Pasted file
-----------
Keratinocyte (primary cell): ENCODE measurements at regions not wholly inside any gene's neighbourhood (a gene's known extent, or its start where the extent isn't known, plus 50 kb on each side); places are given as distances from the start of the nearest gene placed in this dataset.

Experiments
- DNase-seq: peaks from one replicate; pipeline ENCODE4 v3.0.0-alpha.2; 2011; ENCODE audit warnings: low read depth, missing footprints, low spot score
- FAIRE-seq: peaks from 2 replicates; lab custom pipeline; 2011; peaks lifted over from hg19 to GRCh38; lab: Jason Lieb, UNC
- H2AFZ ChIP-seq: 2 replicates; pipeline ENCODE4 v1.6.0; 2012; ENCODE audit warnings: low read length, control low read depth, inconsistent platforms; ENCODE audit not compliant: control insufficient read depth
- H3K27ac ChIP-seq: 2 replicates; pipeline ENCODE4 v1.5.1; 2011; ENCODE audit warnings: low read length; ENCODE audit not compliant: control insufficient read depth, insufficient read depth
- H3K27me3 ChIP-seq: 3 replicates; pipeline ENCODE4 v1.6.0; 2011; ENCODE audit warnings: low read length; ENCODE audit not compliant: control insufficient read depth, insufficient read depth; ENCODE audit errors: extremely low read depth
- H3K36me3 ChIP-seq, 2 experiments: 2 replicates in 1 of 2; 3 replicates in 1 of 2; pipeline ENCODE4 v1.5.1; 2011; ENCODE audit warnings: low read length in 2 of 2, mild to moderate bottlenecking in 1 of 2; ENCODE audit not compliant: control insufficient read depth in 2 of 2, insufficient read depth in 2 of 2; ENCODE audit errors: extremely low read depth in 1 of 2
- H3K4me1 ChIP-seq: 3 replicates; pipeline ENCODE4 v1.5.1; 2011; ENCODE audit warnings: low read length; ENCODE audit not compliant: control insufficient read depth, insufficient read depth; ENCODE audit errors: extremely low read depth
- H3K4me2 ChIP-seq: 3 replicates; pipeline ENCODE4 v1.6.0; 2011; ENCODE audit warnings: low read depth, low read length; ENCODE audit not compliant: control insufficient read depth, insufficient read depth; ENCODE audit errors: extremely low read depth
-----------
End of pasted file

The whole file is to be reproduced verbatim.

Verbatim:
Keratinocyte (primary cell): ENCODE measurements at regions not wholly inside any gene's neighbourhood (a gene's known extent, or its start where the extent isn't known, plus 50 kb on each side); places are given as distances from the start of the nearest gene placed in this dataset.

Experiments
- DNase-seq: peaks from one replicate; pipeline ENCODE4 v3.0.0-alpha.2; 2011; ENCODE audit warnings: low read depth, missing footprints, low spot score
- FAIRE-seq: peaks from 2 replicates; lab custom pipeline; 2011; peaks lifted over from hg19 to GRCh38; lab: Jason Lieb, UNC
- H2AFZ ChIP-seq: 2 replicates; pipeline ENCODE4 v1.6.0; 2012; ENCODE audit warnings: low read length, control low read depth, inconsistent platforms; ENCODE audit not compliant: control insufficient read depth
- H3K27ac ChIP-seq: 2 replicates; pipeline ENCODE4 v1.5.1; 2011; ENCODE audit warnings: low read length; ENCODE audit not compliant: control insufficient read depth, insufficient read depth
- H3K27me3 ChIP-seq: 3 replicates; pipeline ENCODE4 v1.6.0; 2011; ENCODE audit warnings: low read length; ENCODE audit not compliant: control insufficient read depth, insufficient read depth; ENCODE audit errors: extremely low read depth
- H3K36me3 ChIP-seq, 2 experiments: 2 replicates in 1 of 2; 3 replicates in 1 of 2; pipeline ENCODE4 v1.5.1; 2011; ENCODE audit warnings: low read length in 2 of 2, mild to moderate bottlenecking in 1 of 2; ENCODE audit not compliant: control insufficient read depth in 2 of 2, insufficient read depth in 2 of 2; ENCODE audit errors: extremely low read depth in 1 of 2
- H3K4me1 ChIP-seq: 3 replicates; pipeline ENCODE4 v1.5.1; 2011; ENCODE audit warnings: low read length; ENCODE audit not compliant: control insufficient read depth, insufficient read depth; ENCODE audit errors: extremely low read depth
- H3K4me2 ChIP-seq: 3 replicates; pipeline ENCODE4 v1.6.0; 2011; ENCODE audit warnings: low read depth, low read length; ENCODE audit not compliant: control insufficient read depth, insufficient read depth; ENCODE audit errors: extremely low read depth